Setting the Stage--Adolescence
The limitations of the "teen brain" has been well publicized in the mass media, helping parents, teachers, and others understand why it may be difficult for teens to meet our expectations and demands for managing emotions, handling risks, responding to relationships, and engaging in complex school work or employment. In early- and mid-adolescence, the brain undergoes considerable growth and pruning, moving generally from back to front areas of the cerebral cortex.

Changes in Young Adulthood
At the same time that young adults are experiencing new levels of sophistication in thinking and emotional regulation, their brains are undergoing changes in precisely the areas associated with these functions. While it is not possible to determine cause-and-effect, brain and behavior are changing in parallel.

20s and beyond
According to recent findings, the human brain does not reach full maturity until at least the mid-20s. (See J. Giedd in References.) The specific changes that follow young adulthood are not yet well studied, but it is known that they involve increased myelination and continued adding and pruning of neurons. As a number of researchers have put it, "the rental car companies have it right." The brain isn't fully mature at 16, when we are allowed to drive, or at 18, when we are allowed to vote, or at 21, when we are allowed to drink, but closer to 25, when we are allowed to rent a car.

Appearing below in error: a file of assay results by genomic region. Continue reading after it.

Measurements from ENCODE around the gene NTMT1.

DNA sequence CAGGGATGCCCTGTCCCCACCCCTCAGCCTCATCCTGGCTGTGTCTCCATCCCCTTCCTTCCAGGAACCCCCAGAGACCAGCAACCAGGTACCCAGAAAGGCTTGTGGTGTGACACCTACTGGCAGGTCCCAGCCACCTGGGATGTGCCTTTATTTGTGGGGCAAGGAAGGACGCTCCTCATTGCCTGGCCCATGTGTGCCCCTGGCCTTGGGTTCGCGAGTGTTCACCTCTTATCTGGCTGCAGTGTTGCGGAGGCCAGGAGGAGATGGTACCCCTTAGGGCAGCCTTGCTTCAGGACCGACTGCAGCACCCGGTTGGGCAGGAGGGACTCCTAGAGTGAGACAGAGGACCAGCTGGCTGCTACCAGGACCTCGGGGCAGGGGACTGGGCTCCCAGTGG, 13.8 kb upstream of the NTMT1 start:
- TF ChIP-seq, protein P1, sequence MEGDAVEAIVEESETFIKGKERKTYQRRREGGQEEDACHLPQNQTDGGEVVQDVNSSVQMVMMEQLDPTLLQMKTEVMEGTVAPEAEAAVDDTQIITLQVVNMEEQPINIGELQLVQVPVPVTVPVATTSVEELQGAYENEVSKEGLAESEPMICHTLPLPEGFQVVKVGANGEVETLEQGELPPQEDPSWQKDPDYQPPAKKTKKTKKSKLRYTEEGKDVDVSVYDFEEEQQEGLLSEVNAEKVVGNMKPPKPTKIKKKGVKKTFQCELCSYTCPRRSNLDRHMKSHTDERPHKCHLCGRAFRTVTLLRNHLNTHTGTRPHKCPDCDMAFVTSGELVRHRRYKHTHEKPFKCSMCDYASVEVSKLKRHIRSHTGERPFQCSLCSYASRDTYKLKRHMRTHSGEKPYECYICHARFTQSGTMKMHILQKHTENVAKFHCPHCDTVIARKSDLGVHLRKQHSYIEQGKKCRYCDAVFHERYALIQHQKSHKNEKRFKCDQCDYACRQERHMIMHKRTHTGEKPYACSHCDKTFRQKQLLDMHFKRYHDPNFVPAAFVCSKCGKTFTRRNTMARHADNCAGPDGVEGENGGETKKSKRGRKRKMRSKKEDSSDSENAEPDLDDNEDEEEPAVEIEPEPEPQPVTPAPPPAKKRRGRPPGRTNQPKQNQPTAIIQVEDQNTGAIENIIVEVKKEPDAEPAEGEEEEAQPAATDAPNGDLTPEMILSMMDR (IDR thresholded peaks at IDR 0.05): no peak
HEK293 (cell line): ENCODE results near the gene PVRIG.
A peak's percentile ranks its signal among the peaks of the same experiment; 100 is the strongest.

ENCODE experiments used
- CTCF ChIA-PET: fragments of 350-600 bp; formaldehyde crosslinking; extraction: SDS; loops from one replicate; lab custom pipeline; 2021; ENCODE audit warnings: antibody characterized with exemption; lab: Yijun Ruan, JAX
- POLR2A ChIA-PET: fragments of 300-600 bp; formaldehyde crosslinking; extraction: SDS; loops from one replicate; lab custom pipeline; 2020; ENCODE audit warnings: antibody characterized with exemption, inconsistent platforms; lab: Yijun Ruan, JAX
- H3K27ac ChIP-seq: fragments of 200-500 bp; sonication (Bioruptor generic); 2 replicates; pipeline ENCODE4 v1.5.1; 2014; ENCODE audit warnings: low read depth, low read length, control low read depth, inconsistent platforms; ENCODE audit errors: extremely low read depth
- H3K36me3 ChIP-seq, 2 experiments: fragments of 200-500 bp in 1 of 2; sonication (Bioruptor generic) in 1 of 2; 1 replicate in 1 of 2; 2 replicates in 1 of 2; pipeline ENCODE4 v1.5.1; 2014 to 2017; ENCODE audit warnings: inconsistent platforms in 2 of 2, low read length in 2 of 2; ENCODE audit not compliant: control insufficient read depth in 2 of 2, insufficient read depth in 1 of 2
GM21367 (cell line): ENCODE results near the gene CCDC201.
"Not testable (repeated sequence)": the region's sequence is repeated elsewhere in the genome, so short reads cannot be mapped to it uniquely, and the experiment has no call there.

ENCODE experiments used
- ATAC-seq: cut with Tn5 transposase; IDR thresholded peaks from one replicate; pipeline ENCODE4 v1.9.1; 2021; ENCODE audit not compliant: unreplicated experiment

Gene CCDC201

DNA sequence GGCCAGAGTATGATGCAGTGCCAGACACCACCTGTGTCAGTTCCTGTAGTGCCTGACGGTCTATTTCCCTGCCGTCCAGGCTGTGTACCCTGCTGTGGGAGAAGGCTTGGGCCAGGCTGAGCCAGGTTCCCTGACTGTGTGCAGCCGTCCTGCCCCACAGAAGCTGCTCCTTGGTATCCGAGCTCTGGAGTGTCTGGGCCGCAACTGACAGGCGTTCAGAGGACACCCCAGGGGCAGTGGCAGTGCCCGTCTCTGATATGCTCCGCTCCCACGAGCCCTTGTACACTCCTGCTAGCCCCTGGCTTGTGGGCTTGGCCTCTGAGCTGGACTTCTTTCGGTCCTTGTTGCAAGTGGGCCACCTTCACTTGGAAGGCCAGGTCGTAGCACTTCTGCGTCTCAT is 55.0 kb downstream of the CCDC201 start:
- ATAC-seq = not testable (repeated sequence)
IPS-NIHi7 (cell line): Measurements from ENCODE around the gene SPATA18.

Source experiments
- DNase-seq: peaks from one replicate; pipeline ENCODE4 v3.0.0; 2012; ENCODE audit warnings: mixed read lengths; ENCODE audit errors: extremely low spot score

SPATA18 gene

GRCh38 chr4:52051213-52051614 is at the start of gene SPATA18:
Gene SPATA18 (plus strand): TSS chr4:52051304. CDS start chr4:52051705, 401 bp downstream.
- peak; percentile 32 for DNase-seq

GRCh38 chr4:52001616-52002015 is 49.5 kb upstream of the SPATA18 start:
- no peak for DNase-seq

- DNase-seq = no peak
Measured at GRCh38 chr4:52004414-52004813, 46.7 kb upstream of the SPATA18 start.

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Massachusetts Institute of Technology